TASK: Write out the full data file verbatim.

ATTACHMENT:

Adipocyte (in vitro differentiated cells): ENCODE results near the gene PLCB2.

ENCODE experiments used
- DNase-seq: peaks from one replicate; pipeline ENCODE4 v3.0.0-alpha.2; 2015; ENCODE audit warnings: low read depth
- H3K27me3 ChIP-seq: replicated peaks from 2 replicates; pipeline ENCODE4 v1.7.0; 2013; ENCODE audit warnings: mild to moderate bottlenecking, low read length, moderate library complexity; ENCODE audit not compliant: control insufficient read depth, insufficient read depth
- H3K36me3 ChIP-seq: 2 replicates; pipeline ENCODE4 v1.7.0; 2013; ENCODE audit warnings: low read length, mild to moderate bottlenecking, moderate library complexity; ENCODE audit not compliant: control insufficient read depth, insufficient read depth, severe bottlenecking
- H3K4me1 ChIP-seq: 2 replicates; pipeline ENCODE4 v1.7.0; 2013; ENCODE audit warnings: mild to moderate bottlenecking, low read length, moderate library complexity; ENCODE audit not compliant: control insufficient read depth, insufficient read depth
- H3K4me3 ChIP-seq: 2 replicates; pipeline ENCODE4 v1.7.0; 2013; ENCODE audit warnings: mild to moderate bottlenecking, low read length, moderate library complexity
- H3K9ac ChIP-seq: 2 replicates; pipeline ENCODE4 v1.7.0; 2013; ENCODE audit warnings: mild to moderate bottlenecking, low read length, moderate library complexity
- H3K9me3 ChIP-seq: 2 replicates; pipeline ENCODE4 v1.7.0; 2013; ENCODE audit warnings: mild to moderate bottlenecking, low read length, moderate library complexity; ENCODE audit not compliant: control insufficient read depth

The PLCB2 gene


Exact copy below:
Adipocyte (in vitro differentiated cells): ENCODE results near the gene PLCB2.

ENCODE experiments used
- DNase-seq: peaks from one replicate; pipeline ENCODE4 v3.0.0-alpha.2; 2015; ENCODE audit warnings: low read depth
- H3K27me3 ChIP-seq: replicated peaks from 2 replicates; pipeline ENCODE4 v1.7.0; 2013; ENCODE audit warnings: mild to moderate bottlenecking, low read length, moderate library complexity; ENCODE audit not compliant: control insufficient read depth, insufficient read depth
- H3K36me3 ChIP-seq: 2 replicates; pipeline ENCODE4 v1.7.0; 2013; ENCODE audit warnings: low read length, mild to moderate bottlenecking, moderate library complexity; ENCODE audit not compliant: control insufficient read depth, insufficient read depth, severe bottlenecking
- H3K4me1 ChIP-seq: 2 replicates; pipeline ENCODE4 v1.7.0; 2013; ENCODE audit warnings: mild to moderate bottlenecking, low read length, moderate library complexity; ENCODE audit not compliant: control insufficient read depth, insufficient read depth
- H3K4me3 ChIP-seq: 2 replicates; pipeline ENCODE4 v1.7.0; 2013; ENCODE audit warnings: mild to moderate bottlenecking, low read length, moderate library complexity
- H3K9ac ChIP-seq: 2 replicates; pipeline ENCODE4 v1.7.0; 2013; ENCODE audit warnings: mild to moderate bottlenecking, low read length, moderate library complexity
- H3K9me3 ChIP-seq: 2 replicates; pipeline ENCODE4 v1.7.0; 2013; ENCODE audit warnings: mild to moderate bottlenecking, low read length, moderate library complexity; ENCODE audit not compliant: control insufficient read depth

The PLCB2 gene